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Inside NCR

One of the benefits of sitting in my seat is the understanding I have developed that NCR is far more than just another publication. Your phone calls, e-mails and cards and notes confirm that sense, reassure us here that NCR is a gathering spot as much as it is a newsweekly. It is a spot where you can read stories you know you won’t find anywhere else, because we remain an independent source of news. As such, we also have the freedom to continue to print the views and voices that have been marginalized by the institutional church. We believe people cannot be mandated to stop thinking and to stop asking questions.

I think such a spot is especially valuable in the climate of today’s church, where officialdom pulls books off the sales list and the long arm of Rome reaches unnecessarily into the publishing decisions of a first-rate magazine (see stories on Page 3). It is also essential in today’s wider world, where war is a given, civil liberties are increasingly vulnerable and questions a disappearing element of national conversation.

If this is beginning to sound like a sales pitch, it’s because it is. It is something I do with great discomfort (I’m the one who couldn’t sell water to the guy dying of thirst in the middle of the Sahara) but with great conviction. Your support is essential. Widening the circle of those who gather around this little project called NCR is essential to its future.

I’m asking you to consider giving a gift of NCR to someone, a son, daughter, friend, niece, nephew. Let those you love, who might not be familiar with this meeting place, know that they, too, can ask the questions and get in on the discussion.

The Board of Directors of the National Catholic Reporter Publishing Company added four members at a recent meeting held in Kansas City, Mo. They are Annette E. Lomont, Patrick J. Waide Jr., Landon H. Rowland and Fr. Charles E. Curran.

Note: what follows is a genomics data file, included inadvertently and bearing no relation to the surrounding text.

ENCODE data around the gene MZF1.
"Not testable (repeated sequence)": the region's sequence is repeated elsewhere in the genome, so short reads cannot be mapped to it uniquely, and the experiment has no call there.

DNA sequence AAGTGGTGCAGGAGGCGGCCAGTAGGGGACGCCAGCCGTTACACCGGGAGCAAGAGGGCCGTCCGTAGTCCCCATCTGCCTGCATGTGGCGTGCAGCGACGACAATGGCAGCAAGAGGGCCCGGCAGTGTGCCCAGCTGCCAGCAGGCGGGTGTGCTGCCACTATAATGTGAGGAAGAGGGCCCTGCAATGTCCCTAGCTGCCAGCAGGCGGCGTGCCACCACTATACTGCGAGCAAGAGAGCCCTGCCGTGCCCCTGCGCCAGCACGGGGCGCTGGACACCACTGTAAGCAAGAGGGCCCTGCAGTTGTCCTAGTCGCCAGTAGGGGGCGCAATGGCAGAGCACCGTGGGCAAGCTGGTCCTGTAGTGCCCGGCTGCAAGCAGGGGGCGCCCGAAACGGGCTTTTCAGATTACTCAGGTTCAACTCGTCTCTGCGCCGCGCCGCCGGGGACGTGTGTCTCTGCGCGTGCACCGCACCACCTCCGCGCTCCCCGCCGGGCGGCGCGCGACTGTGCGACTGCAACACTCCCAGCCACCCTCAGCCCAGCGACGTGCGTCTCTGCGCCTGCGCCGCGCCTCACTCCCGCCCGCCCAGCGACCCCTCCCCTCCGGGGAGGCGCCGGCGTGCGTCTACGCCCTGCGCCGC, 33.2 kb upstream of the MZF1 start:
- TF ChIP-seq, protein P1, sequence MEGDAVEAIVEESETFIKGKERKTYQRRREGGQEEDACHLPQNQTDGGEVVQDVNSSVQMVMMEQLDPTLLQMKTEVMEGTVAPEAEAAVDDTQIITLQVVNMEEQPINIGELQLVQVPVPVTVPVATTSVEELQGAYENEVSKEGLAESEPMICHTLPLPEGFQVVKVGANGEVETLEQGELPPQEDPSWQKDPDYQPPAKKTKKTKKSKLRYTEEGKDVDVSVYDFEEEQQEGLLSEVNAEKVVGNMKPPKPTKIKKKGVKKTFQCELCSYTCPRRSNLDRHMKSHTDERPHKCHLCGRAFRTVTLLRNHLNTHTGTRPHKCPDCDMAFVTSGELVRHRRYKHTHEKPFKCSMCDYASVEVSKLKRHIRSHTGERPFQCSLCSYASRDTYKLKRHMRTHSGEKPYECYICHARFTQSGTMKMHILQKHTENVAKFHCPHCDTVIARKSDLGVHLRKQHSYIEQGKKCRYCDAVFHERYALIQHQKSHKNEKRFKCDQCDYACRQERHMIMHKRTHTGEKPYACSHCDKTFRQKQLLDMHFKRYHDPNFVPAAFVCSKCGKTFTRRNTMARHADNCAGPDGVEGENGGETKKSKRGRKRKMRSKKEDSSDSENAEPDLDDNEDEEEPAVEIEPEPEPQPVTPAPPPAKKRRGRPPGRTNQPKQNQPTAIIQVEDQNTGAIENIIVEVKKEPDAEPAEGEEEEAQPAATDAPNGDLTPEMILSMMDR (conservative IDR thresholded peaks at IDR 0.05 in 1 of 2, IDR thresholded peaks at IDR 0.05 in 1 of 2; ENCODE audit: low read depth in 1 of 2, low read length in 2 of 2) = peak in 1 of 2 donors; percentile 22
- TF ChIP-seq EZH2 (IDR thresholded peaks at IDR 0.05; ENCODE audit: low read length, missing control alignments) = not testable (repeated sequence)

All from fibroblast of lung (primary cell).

Lomont, a professional fundraiser, is a principal in Raaberg & Lomont, a San Francisco-based fundraising company. She has been active on many nonprofit boards and is currently serving on the board of Catholic Charities of San Francisco.

Waide, a certified public accountant, has had a career in both the for-profit and nonprofit fields. He has held many corporate positions and was involved in the Peter F. Drucker Foundation for Nonprofit Management, serving as its president and CEO in 1999. He sits on a number of boards and is currently an advisor for the Ignatian Residential College in Fairfield University.

Rowland, an attorney by profession, is chairman, president and chief executive officer of Stilwell Financial Inc. His work and interests also cross into the nonprofit sphere. He is chairman of the Kansas City-based Local Investment Commission (LINC) and serves on several other Kansas City-based boards.

Curran, a priest of the diocese of Rochester, N.Y., is the Elizabeth Scurlock University Professor of Human Values at Southern Methodist University. He has served as president of three national professional societies -- the American Theological Society, The Catholic Theological Society of America, and the Society of Christian Ethics. He has authored and edited more than 40 books in the area of moral theology.

-- Tom Roberts

My e-mail address is troberts@natcath.org

National Catholic Reporter, December 13, 2002